Sunday, June 29, 2014

The Bees: A Novel

Title:  The Bees: A Novel
Author:  Laline Paull
Publication Information:  Ecco. 2014. 352 pages.
ISBN:  0062331159 / 978-0062331151

Book Source:  I read the book because I was intrigued by the premise and the fact that this is a debut novel.

Favorite Quote:  "Then kindly recall that variation is not the same as deformity."

Surprise #1:  This book is actually, truly, really about bees. I know it's right there in the title, but I still did not expect it to be so completely about bees. The main characters are bees with some wasps in villainous supporting roles.

Surprise #2:  I loved the book! (and, yes, I have gotten a lot of weird looks when I tell my friends that.)

You could read this book in two completely different ways.

A reader could look at it as about bees and a vividly imagined rendition of bee life. The actions and reactions in the book could be deemed instinctual. As such, you could read it with academic interest in getting a better understanding of bee society. Apparently, the book is a reasonably accurate description of the life cycle of a hive and of the roles various "types" of bees play in that hive. I don't have the knowledge to assess that, but I found it a learning experience.


A reader could ascribe human characteristics to the bees and look at this book as a story of a dystopian society. Only one is the queen - the spiritual leader of the hive. Groups have specific characteristics and specific roles. One group is considered superior to the others. Independent thought and action are considered a threat to the society. An aberration from this rigid structure is considered dangerous and must be destroyed.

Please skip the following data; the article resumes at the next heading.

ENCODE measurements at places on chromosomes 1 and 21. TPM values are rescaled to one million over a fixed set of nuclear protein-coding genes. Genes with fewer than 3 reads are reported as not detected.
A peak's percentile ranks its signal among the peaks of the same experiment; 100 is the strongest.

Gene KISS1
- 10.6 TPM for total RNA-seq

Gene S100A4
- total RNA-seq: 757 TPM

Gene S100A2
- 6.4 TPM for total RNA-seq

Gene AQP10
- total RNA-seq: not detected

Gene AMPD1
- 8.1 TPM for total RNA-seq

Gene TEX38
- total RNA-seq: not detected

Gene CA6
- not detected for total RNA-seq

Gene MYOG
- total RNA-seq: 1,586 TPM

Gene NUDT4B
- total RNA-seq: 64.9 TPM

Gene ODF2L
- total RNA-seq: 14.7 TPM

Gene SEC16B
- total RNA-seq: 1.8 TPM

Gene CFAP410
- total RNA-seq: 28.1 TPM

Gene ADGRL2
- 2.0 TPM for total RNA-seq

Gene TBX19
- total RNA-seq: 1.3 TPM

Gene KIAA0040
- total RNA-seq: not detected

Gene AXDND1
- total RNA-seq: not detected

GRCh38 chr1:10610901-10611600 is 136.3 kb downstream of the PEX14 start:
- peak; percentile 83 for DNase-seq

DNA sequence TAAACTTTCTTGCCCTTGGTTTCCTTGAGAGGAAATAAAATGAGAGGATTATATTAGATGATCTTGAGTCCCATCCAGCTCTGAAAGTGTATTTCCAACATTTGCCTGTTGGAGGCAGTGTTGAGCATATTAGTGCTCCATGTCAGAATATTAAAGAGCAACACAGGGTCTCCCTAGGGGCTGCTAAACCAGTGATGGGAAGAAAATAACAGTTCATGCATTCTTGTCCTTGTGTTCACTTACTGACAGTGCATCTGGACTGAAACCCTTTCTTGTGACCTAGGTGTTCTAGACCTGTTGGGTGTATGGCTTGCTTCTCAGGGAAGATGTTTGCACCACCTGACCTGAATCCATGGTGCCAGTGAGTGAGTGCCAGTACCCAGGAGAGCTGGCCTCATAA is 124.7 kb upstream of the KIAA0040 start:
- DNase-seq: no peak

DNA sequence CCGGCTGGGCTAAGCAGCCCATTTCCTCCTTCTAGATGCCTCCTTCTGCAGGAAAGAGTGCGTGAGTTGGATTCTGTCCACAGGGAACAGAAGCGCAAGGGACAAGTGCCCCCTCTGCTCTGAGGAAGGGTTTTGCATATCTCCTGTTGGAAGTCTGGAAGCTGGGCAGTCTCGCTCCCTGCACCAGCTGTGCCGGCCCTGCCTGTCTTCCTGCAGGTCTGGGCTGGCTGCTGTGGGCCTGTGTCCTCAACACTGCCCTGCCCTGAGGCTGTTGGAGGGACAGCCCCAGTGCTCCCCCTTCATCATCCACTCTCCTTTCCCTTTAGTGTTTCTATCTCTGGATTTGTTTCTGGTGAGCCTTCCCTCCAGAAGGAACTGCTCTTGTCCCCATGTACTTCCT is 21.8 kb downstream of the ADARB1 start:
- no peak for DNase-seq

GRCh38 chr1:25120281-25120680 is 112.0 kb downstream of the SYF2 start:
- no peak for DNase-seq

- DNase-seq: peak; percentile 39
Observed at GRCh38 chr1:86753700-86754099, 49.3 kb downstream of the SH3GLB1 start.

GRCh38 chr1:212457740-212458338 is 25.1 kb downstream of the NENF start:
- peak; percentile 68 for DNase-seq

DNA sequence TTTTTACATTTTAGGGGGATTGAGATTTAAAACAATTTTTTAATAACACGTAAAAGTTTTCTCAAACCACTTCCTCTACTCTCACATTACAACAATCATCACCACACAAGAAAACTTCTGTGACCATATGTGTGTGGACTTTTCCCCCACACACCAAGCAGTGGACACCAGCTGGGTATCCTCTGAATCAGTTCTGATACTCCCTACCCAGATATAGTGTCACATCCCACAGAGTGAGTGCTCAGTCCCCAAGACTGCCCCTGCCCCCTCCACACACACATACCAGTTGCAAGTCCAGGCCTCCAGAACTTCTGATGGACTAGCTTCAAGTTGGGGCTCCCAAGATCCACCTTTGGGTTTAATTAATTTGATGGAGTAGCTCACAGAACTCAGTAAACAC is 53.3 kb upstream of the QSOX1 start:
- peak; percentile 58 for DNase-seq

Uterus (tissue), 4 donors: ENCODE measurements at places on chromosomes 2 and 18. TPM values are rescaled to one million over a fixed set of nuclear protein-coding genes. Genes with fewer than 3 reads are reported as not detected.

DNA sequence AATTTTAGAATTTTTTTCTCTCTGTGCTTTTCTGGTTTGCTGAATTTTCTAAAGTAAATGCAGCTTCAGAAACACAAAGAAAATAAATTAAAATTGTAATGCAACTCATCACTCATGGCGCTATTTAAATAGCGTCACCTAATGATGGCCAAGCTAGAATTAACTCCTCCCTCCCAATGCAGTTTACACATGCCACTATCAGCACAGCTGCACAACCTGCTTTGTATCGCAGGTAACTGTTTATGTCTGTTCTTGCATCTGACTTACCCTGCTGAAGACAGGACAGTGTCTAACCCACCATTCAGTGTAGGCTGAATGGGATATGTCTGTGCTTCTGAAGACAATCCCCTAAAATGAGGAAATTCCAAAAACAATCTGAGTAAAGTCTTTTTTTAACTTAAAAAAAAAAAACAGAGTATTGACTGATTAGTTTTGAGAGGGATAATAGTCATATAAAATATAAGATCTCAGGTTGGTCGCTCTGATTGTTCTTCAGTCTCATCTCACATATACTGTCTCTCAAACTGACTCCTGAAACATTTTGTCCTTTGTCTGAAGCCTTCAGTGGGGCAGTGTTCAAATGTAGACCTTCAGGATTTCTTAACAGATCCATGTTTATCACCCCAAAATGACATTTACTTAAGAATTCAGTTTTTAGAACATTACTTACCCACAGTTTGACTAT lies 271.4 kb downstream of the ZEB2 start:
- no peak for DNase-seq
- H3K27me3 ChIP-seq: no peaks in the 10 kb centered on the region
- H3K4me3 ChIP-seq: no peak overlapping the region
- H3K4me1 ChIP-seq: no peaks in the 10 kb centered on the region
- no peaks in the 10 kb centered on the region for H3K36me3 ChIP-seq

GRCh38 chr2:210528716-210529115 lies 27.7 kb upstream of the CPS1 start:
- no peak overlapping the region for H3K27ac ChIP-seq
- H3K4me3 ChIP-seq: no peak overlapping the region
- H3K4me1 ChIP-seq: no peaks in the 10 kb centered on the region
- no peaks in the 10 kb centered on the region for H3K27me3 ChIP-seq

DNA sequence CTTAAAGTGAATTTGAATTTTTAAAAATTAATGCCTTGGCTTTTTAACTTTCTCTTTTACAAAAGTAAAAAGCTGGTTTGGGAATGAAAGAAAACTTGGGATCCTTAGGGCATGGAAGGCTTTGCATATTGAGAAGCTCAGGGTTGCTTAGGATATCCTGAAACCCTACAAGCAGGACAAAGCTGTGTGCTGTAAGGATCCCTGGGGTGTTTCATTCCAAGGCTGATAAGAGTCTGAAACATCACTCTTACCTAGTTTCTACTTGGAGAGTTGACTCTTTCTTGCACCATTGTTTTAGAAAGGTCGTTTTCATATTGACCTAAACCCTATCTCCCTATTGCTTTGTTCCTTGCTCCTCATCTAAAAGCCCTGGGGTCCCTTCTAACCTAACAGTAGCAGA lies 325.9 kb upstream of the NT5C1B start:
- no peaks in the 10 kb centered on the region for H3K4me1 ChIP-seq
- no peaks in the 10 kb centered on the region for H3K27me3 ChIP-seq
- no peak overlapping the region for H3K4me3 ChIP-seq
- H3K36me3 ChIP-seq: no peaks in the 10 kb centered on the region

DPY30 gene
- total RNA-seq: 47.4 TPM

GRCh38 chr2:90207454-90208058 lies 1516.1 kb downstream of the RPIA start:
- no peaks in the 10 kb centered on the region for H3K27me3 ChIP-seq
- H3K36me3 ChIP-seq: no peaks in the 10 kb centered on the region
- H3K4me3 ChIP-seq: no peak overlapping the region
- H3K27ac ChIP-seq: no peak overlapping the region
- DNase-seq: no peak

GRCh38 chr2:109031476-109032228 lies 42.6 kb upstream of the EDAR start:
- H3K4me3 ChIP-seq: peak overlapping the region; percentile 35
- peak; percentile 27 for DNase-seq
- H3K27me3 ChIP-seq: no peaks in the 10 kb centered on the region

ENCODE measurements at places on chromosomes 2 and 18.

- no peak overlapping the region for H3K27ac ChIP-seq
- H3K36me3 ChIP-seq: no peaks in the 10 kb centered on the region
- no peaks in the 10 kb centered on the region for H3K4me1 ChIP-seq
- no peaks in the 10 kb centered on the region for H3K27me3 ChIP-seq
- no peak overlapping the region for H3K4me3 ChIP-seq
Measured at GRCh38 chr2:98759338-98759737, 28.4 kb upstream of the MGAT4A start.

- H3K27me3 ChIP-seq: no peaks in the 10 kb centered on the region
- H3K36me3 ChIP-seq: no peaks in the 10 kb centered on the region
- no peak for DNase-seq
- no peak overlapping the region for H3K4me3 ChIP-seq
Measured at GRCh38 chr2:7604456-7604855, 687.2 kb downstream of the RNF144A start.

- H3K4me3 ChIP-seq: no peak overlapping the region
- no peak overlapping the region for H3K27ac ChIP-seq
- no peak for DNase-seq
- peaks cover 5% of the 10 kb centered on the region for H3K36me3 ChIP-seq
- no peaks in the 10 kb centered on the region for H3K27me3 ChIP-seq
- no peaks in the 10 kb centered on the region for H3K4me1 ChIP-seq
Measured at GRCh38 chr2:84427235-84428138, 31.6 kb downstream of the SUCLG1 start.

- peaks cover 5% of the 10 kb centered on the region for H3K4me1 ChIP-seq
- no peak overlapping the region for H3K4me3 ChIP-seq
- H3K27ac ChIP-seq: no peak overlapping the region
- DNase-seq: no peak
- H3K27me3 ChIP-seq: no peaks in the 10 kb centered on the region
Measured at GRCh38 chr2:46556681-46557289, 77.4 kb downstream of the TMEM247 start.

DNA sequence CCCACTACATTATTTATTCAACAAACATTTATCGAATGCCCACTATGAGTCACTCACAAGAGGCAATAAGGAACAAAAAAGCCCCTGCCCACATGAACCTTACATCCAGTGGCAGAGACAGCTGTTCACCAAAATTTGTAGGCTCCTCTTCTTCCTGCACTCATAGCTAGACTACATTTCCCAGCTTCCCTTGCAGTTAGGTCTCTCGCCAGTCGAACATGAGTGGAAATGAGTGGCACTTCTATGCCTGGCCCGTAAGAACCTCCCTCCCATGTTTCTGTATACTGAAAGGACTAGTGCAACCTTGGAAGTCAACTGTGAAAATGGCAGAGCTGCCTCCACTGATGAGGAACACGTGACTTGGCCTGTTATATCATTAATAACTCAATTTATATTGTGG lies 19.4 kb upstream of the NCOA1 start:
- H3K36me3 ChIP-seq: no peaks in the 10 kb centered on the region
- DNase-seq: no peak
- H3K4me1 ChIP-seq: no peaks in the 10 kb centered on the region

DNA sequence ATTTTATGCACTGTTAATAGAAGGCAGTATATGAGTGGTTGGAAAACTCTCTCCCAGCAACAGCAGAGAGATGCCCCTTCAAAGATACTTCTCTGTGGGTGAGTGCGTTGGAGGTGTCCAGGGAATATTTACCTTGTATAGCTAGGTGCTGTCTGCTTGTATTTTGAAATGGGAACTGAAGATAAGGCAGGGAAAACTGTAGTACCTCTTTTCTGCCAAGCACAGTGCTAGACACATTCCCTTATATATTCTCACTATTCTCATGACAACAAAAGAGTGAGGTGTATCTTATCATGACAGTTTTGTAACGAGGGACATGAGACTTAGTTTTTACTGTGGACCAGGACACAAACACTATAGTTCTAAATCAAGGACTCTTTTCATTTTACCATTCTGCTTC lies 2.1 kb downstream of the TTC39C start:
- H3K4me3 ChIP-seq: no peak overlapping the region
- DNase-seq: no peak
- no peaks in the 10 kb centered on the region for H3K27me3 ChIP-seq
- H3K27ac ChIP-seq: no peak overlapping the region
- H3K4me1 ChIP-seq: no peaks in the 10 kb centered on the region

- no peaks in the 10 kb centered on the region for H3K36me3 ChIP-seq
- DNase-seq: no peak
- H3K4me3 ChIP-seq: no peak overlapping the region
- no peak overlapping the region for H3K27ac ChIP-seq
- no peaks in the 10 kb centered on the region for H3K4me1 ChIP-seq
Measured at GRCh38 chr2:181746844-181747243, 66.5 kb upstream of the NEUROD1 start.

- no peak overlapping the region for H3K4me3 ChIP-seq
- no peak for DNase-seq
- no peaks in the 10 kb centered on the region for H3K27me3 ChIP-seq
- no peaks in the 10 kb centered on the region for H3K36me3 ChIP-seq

Either way, the story grabs your attention and doesn't let go. The movie in my head that went with this book is the one where I see bees but with human emotional and intellectual attributes.

The book begins as Flora 717 hatches. She is of the lowest category of bees - the ones whose responsibility is cleaning and serving. That is the job of all her kind. The Sage are the wise advisers to the queen. The drones are the princes of society; the entire hive caters to their well-being. The foragers are those who fly out and gather nectar and pollen to feed the hive. The Teasel care for the young.

Yet, Flora 717 is different. She has abilities unlike those of her type. That gets her away from the sanitation detail to the nursery to care for the babies, to fly out of the hive and forage, and even to serve the Queen. Even more so, it leads her to think and question the ways of the hive. It leads her wants and actions that could be considered treason.

Her life occurs in the midst of the life of the hive. The health and well being of the Queen drive the well being of the hive. The outside attacks from the wasps threaten their very home and lives. Weather threatens the food supply. The machinations of those within the hive provide an undercurrent of intrigue.

Throughout all of this, Flora 717 fights for her life and her independence. She seeks to serve the hive, but on her terms. She pursues her own dreams and desires even as they are completely and utterly against the hive rules.

I did guess the end of the book before getting to it, but read along to see exactly how the book would get there. The book has action and adventure, intrigue, and emotion. A wildly imaginative debut!

Please share your thoughts and leave a comment. I would love to "talk" to you.

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